Five Angles on Murder



IMDb Rating 6.8 10 670

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Uploaded By: FREEMAN
March 26, 2021 at 08:02 AM


Dirk Bogarde as R.W.
Hermione Baddeley as Mrs. Finch
Anthony Dawson as Inspector Wilson
810.93 MB
English 2.0
23.976 fps
1 hr 28 min
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Movie Reviews

Reviewed by Dave_BobW 10 / 10

Five versions of one person

'The Woman in Question' shows the same person, the fairground fortune-teller Astra (real name: Agnes) as five different people saw her. Astra has been found strangled and the police chief tries to put together what has happened to her.

Jean Kent is excellent - for me, she was at her best in sleazy, tarty roles and the episode seen from her sister's (Susan Shaw) point of view is no exception. I love the moment when we first see this version of Astra, sprawled in bed in a messy room, drunk. The music is wonderful here.

Charles Victor plays Mr Pollard, the pet shop owner, with a fine degree of understatement. Hermione Baddeley is equally good as the nosy neighbour Mrs Finch.

Jean Kent (in 'Sixty Voices' by Brian McFarlane) felt the episode closest to the character in her view was the happy-go-lucky girl as seen by the Irish sailor played by John McCallum. Her least favourite was the Susan Shaw episode. Apparently Bette Davis had originally been in mind for the part.

A very cleverly made film and a classic British film.

Reviewed by blanche-2 7 / 10

Who was Astra?

When a fortune teller named Astra (Jean Kent) is found murdered, the police investigate and hear several versions of the kind of woman she was in "The Woman in Question," a 1950 British film directed by Anthony Asquith. Besides Kent, the film features the excellent Hermoine Baddeley and Dirk Bogarde, still in the early part of his career.

The police are given five women and therefore, five different stories. To her neighbor Mrs. Finch (Baddeley), Astra was pure class, gracious and sophisticated with questionable taste in men. To Pollard, the owner of the pet store who was crazy about her, she was pretty, quiet, and sweet (though the audience can see how manipulative she is); to Baker (Bogarde) who wants to do a nightclub act with her, she is a tart; to her sister, she's a slovenly drunk.Finally, from a violent sailor, Mike Murray, she's a faithless woman who cheats on him while he's away. We do learn that Astra's husband is in a hospital, badly injured in the war and not expected to live, yet she doesn't visit him. She also lets Pollard do things for her for free and must realize he has a crush on her.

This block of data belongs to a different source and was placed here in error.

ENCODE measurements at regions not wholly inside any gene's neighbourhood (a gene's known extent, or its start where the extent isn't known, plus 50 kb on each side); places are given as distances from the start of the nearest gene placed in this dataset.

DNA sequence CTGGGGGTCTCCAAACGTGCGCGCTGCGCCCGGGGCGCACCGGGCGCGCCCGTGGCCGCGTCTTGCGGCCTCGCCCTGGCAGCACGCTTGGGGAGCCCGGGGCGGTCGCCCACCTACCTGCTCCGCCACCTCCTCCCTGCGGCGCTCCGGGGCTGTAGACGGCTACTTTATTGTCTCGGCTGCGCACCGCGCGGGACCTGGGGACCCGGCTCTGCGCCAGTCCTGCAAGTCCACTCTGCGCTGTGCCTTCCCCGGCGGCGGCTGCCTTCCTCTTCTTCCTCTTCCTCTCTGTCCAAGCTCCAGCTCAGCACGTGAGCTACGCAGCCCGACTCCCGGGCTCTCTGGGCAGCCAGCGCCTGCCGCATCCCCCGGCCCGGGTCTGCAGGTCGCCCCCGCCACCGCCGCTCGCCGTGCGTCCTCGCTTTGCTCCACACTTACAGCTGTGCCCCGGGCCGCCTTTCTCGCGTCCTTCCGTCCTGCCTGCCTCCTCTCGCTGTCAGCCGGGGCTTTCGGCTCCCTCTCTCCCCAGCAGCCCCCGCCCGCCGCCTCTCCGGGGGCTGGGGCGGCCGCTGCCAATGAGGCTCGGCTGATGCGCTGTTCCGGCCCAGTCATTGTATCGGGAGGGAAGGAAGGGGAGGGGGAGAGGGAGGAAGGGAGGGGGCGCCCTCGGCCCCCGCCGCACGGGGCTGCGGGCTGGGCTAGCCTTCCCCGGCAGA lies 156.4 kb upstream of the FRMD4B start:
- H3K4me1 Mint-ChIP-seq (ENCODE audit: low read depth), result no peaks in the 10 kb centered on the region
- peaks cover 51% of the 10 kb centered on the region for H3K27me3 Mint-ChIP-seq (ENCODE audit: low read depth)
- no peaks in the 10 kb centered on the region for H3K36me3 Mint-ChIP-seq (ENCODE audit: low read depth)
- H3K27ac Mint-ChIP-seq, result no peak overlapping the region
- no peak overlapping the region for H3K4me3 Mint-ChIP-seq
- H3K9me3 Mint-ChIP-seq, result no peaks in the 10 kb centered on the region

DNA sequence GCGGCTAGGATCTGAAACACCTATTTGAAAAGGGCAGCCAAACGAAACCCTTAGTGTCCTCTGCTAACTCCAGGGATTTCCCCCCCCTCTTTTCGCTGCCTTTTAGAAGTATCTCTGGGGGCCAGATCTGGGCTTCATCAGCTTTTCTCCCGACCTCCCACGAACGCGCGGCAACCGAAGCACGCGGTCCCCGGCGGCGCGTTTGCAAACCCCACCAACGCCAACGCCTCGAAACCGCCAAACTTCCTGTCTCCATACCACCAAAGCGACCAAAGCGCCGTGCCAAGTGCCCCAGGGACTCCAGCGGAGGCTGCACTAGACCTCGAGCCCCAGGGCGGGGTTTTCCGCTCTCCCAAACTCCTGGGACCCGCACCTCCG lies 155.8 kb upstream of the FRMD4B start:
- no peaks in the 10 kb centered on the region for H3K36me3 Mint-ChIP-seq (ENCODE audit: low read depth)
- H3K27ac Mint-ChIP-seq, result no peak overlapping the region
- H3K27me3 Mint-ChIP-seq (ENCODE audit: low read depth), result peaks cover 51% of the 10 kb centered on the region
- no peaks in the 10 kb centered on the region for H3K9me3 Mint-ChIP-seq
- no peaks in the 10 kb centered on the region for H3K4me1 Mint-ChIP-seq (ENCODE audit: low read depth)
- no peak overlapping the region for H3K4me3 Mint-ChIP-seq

All in all, an interesting and sometimes funny film. Kent is excellent in all of Astra's manifestations, and, since I am a Dirk Bogarde fan, I loved seeing him and hearing him with an American accent (which he actually did pretty well with). Baddeley, always excellent, is a riot.

"Five Angles on Murder" or "The Woman in Question" is not the most exciting film you'll ever see, and like a lot of British films, it's a bit slow in the beginning, but it's enjoyable.

Reviewed by swordfish-1 7 / 10

A greatly underrated classic

A Woman in Question (recently IMDb lists it as Five Angels on Murder) is a Rashomon like story told in flashback. The story develops after a women is found dead and police detectives question witnesses, each of whom provides a different account of events leading to the murder. Until the very end, the ulterior motives of each of the characters remain unclear.

It is a greatly underrated movie that is not easily accessible. Anthony Asquith handles the material really well and masterfully builds the suspense. In addition, solid performances are provided by the cast.

If you get an opportunity to watch this movie, do not miss it. Hopefully the movie will become more accessible in the years to come.

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